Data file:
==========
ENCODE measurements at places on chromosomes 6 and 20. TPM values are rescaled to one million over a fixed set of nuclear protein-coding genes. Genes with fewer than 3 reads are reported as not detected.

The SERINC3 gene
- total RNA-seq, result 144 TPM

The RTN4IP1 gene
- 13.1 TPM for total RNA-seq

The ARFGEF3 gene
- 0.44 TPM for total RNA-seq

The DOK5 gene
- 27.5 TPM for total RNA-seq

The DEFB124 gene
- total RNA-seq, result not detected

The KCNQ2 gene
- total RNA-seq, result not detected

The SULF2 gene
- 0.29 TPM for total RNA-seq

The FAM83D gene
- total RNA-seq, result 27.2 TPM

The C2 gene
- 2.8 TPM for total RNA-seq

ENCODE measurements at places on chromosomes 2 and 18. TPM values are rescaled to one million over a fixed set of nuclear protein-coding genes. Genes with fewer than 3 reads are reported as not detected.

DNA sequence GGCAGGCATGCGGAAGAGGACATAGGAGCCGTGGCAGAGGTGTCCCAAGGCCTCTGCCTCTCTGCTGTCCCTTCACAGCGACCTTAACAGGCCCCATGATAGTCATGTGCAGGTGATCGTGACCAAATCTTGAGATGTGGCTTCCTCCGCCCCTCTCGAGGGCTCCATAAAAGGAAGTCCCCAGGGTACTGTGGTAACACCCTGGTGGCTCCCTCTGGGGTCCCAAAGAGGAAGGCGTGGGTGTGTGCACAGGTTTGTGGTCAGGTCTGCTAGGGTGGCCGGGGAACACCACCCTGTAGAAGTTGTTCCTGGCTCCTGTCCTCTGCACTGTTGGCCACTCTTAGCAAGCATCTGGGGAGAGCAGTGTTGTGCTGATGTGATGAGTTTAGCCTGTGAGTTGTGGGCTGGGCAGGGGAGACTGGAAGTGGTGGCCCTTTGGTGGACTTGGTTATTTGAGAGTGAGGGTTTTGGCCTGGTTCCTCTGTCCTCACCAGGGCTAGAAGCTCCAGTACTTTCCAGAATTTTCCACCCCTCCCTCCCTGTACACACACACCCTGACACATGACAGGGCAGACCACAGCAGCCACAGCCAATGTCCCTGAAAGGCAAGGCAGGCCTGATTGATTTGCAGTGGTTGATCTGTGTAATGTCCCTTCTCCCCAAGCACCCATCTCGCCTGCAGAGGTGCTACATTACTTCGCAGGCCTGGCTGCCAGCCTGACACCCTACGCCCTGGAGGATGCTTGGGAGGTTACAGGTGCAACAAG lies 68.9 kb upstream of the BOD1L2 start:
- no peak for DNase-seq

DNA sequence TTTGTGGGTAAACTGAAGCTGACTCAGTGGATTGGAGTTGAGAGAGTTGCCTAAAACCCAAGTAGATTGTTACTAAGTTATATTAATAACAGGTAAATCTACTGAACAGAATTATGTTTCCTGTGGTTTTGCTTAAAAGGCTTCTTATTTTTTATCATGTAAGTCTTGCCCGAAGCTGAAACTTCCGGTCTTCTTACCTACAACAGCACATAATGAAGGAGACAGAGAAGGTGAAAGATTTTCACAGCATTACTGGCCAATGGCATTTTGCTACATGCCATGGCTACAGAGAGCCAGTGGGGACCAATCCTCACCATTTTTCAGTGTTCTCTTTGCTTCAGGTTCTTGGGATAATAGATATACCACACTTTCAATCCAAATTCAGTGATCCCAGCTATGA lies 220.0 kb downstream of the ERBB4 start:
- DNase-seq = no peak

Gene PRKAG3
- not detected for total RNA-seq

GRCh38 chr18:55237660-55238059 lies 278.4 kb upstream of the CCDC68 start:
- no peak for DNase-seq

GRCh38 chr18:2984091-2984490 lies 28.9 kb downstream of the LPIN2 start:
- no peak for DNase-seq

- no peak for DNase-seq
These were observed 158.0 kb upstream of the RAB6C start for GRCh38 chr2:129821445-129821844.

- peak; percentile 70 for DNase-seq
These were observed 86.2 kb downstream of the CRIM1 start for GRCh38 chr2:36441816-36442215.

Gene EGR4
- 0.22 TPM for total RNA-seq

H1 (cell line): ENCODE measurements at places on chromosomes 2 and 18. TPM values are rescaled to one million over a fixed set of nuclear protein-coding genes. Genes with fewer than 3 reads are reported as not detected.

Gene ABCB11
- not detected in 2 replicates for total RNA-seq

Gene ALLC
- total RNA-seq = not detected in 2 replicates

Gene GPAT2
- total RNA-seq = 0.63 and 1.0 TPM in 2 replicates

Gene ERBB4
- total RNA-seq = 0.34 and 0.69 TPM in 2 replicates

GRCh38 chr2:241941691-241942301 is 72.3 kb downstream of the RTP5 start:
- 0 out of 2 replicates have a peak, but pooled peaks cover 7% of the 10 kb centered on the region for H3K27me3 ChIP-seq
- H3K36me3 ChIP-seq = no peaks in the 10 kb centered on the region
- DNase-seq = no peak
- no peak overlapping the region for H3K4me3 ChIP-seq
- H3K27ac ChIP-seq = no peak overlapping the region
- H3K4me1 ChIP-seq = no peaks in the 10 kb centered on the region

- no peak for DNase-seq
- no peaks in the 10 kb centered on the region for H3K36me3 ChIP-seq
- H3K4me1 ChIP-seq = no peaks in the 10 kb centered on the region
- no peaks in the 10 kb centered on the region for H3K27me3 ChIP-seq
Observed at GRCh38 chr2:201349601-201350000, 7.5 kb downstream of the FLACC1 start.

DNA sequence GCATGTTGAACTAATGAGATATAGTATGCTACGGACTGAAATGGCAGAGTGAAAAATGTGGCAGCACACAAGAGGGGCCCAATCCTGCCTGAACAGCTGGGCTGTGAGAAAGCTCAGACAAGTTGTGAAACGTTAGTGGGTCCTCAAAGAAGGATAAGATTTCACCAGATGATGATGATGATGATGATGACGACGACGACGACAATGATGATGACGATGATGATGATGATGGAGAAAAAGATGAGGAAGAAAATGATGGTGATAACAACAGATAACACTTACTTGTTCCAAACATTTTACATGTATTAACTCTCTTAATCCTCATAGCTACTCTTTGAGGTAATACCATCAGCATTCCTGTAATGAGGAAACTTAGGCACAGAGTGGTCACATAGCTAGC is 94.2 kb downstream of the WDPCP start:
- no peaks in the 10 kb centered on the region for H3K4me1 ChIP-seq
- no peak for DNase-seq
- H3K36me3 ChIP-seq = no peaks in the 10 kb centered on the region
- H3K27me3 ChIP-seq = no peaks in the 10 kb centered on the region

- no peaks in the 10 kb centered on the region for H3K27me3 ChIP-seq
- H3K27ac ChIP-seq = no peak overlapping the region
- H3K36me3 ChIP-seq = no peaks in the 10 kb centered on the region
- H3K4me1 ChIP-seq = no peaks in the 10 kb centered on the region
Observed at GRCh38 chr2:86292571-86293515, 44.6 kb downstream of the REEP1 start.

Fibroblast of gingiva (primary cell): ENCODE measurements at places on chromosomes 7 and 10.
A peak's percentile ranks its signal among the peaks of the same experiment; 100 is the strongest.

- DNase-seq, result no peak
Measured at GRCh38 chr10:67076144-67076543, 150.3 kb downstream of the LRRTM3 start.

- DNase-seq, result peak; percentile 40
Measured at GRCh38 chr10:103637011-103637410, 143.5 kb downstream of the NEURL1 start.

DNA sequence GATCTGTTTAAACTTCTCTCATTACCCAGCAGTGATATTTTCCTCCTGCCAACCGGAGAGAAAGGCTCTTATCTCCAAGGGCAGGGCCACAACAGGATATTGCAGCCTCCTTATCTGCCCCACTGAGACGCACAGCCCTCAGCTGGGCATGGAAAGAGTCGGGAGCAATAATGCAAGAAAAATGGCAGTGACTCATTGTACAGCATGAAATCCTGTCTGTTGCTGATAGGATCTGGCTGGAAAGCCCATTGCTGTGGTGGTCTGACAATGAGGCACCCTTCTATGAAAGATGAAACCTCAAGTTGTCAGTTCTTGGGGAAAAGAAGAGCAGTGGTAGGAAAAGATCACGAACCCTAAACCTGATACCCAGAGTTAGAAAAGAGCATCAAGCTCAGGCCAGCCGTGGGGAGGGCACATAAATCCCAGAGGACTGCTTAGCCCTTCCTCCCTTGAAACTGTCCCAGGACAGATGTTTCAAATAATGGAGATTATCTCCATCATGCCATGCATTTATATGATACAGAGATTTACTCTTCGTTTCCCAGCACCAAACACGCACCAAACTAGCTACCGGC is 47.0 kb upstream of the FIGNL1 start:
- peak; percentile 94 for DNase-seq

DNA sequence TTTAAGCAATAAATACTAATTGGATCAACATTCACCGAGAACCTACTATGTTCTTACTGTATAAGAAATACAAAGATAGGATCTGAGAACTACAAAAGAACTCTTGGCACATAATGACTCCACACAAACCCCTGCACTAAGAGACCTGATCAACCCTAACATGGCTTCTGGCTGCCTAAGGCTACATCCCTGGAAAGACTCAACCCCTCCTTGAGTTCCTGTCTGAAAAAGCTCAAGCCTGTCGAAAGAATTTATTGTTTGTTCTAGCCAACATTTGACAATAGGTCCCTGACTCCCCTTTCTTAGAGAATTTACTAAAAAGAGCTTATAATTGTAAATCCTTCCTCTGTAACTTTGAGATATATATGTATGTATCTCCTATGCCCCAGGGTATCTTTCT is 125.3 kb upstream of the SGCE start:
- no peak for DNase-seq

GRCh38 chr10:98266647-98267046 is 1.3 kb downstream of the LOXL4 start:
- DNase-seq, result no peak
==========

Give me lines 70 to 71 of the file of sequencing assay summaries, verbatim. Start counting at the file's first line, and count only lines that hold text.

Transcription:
- DNase-seq, result no peak
Measured at GRCh38 chr10:67076144-67076543, 150.3 kb downstream of the LRRTM3 start.